Anyone who has been following the lively debate on disguised remuneration (DR) in the comment sections of Accounting WEB will be aware that the subject continues to generate strong opinions.
With 20/20 hindsight, many would agree that at least some employment/contractor structures created in the past never passed the smell test. However, many also feel that DR itself crosses the line between legitimately tackling abuse and unfairly punishing individuals who entered into arrangements in good faith.
Whatever your views on the rights and wrongs of DR legislation, and of the Supreme Court’s decision in the Murray case, the reality is that HMRC now has a set of very powerful tools with which to challenge affected structures.
Historically, I was one of many advisers who believed that the transfer of funds into an Employee Benefit Trust (EBT) sub fund did not create employment income for the beneficiary. Even so, I have been advising clients to take advantage of HMRC settlement agreements ever since the first opportunities appeared in 2011.
Although I am aware that individual cases continue to be appealed, and that we may see further litigation over the next year, I find it difficult to see any realistic prospect of cases being settled outside the Supreme Court.
The cost of pursuing an action that far, coupled with the lack of sympathy shown by the judiciary to perceived avoidance of any kind, is enough to make me question whether it can ever be sensible to advise a client to continue to fight.
This inevitably leads to a consideration of the latest iteration of HMRC’s settlement terms, published on 7 November 2017. For the first time, these terms specifically include reference to contractor schemes, although in practice they reflect the position as it has stood for some time now.
In brief, for employment arrangements income tax, employer’s and employee’s national insurance contributions (NICs) and interest must be paid for all years under enquiry or “in time”, in which contributions were made or loans were taken out. Out of time years cannot be taxed in this way, but if the taxpayer wants to avoid future DR charges, it will be necessary to pay the tax, employee and employer NICs by way of voluntary restitution (although without interest).
For contractors, income tax and interest is payable on the value of loans made or benefits provided, rather than on the gross value of contributions. No NICs are payable by employed contractors, but HMRC may pursue the employer for these. Self-employed contractors will have to pay class 2 or class 4 NICs. Employed contractors must pay income tax for out of time years via voluntary restitution to protect against future DR charges. HMRC’s guidance states that self-employed contractors “may need to make voluntary restitution payments”, which raises the prospect that this may not be necessary for the self-employed in at least some cases.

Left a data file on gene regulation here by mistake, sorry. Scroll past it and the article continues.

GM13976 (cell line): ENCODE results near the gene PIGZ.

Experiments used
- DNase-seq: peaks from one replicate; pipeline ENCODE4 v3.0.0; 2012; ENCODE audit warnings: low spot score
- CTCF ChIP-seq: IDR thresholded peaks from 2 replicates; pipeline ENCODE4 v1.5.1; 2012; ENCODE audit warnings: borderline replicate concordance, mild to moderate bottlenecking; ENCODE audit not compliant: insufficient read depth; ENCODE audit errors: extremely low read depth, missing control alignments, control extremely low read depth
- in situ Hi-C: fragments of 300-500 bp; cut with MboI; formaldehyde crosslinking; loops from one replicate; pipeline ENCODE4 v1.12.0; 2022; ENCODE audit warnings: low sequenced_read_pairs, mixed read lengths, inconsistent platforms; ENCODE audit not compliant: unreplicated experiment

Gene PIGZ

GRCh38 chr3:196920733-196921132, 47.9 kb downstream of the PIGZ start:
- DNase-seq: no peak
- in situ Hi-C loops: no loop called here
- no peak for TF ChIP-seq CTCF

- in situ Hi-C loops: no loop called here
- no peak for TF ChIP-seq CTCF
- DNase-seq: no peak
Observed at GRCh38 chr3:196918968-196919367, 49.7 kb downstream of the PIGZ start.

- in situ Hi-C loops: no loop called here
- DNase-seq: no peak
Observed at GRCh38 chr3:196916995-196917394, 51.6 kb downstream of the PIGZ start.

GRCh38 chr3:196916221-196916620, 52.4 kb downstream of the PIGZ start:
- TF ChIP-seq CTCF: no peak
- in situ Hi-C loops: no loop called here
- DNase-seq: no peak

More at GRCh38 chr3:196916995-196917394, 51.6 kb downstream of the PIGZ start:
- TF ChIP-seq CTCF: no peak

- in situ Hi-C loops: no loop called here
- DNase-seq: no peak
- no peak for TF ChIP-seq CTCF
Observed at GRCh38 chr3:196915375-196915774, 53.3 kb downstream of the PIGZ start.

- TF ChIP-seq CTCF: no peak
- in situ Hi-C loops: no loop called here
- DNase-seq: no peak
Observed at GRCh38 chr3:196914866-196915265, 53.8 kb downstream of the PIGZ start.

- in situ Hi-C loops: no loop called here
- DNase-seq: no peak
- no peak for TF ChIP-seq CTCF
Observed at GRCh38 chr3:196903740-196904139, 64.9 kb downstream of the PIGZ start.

HMRC always reserves the right to charge penalties, although in practice I have yet to see this happen. HMRC may also seek payment of inheritance tax (IHT) where trusts are involved, and this is certainly a cost that should be taken into account when considering whether to settle. Some employers may be able to claim tax deductions, and taxpayers can claim credit for previously paid tax to provide a very small plaster to cover the gaping wound.
It is not always going to be the case that settling will give rise to a lower liability than, for example, paying the DR loan charge in April 2019. In cases where no corporate tax deduction is available, it may also be preferable to trigger a DR charge now, on which the employer can claim relief. However, in many cases settlements spreading taxation of benefits over several tax years will reduce effective tax rates compared to suffering the whole charge in one go.
One final factor to consider when thinking about settling is the benefit of certainty. Taxpayers have had potential liabilities hanging over their heads for many years now, and even a settlement on unfavourable terms may come as a relief compared to the ongoing stress of not knowing what will eventually happen. For most of those still affected, the benefit of being able to get on with your life must weigh strongly in the scales against the tax cost of settling.